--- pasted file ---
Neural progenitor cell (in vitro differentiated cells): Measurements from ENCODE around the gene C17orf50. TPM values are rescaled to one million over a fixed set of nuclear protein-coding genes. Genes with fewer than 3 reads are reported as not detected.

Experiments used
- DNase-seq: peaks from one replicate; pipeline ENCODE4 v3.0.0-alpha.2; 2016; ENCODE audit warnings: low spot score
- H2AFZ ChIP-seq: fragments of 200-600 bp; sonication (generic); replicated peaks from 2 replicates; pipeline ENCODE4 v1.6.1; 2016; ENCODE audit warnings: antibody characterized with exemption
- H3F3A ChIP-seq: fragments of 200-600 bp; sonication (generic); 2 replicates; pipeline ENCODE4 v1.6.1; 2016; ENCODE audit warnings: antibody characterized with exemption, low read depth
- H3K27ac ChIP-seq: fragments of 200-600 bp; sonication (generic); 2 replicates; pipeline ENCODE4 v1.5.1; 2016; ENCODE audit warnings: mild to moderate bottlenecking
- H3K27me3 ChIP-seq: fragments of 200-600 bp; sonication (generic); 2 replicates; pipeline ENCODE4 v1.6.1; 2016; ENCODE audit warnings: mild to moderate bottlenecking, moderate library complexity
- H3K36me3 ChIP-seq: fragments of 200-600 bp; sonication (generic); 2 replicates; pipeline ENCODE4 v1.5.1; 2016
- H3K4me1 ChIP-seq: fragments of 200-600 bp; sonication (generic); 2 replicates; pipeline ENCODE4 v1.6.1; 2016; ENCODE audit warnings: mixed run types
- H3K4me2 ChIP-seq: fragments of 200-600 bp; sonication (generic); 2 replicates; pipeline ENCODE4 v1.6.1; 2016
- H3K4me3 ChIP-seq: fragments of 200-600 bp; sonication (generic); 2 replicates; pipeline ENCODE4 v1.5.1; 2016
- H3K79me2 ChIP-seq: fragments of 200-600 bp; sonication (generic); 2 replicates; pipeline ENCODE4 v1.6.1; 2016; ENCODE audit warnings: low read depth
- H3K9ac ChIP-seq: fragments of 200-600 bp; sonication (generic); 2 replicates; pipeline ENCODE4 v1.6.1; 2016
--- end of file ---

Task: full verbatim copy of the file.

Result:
Neural progenitor cell (in vitro differentiated cells): Measurements from ENCODE around the gene C17orf50. TPM values are rescaled to one million over a fixed set of nuclear protein-coding genes. Genes with fewer than 3 reads are reported as not detected.

Experiments used
- DNase-seq: peaks from one replicate; pipeline ENCODE4 v3.0.0-alpha.2; 2016; ENCODE audit warnings: low spot score
- H2AFZ ChIP-seq: fragments of 200-600 bp; sonication (generic); replicated peaks from 2 replicates; pipeline ENCODE4 v1.6.1; 2016; ENCODE audit warnings: antibody characterized with exemption
- H3F3A ChIP-seq: fragments of 200-600 bp; sonication (generic); 2 replicates; pipeline ENCODE4 v1.6.1; 2016; ENCODE audit warnings: antibody characterized with exemption, low read depth
- H3K27ac ChIP-seq: fragments of 200-600 bp; sonication (generic); 2 replicates; pipeline ENCODE4 v1.5.1; 2016; ENCODE audit warnings: mild to moderate bottlenecking
- H3K27me3 ChIP-seq: fragments of 200-600 bp; sonication (generic); 2 replicates; pipeline ENCODE4 v1.6.1; 2016; ENCODE audit warnings: mild to moderate bottlenecking, moderate library complexity
- H3K36me3 ChIP-seq: fragments of 200-600 bp; sonication (generic); 2 replicates; pipeline ENCODE4 v1.5.1; 2016
- H3K4me1 ChIP-seq: fragments of 200-600 bp; sonication (generic); 2 replicates; pipeline ENCODE4 v1.6.1; 2016; ENCODE audit warnings: mixed run types
- H3K4me2 ChIP-seq: fragments of 200-600 bp; sonication (generic); 2 replicates; pipeline ENCODE4 v1.6.1; 2016
- H3K4me3 ChIP-seq: fragments of 200-600 bp; sonication (generic); 2 replicates; pipeline ENCODE4 v1.5.1; 2016
- H3K79me2 ChIP-seq: fragments of 200-600 bp; sonication (generic); 2 replicates; pipeline ENCODE4 v1.6.1; 2016; ENCODE audit warnings: low read depth
- H3K9ac ChIP-seq: fragments of 200-600 bp; sonication (generic); 2 replicates; pipeline ENCODE4 v1.6.1; 2016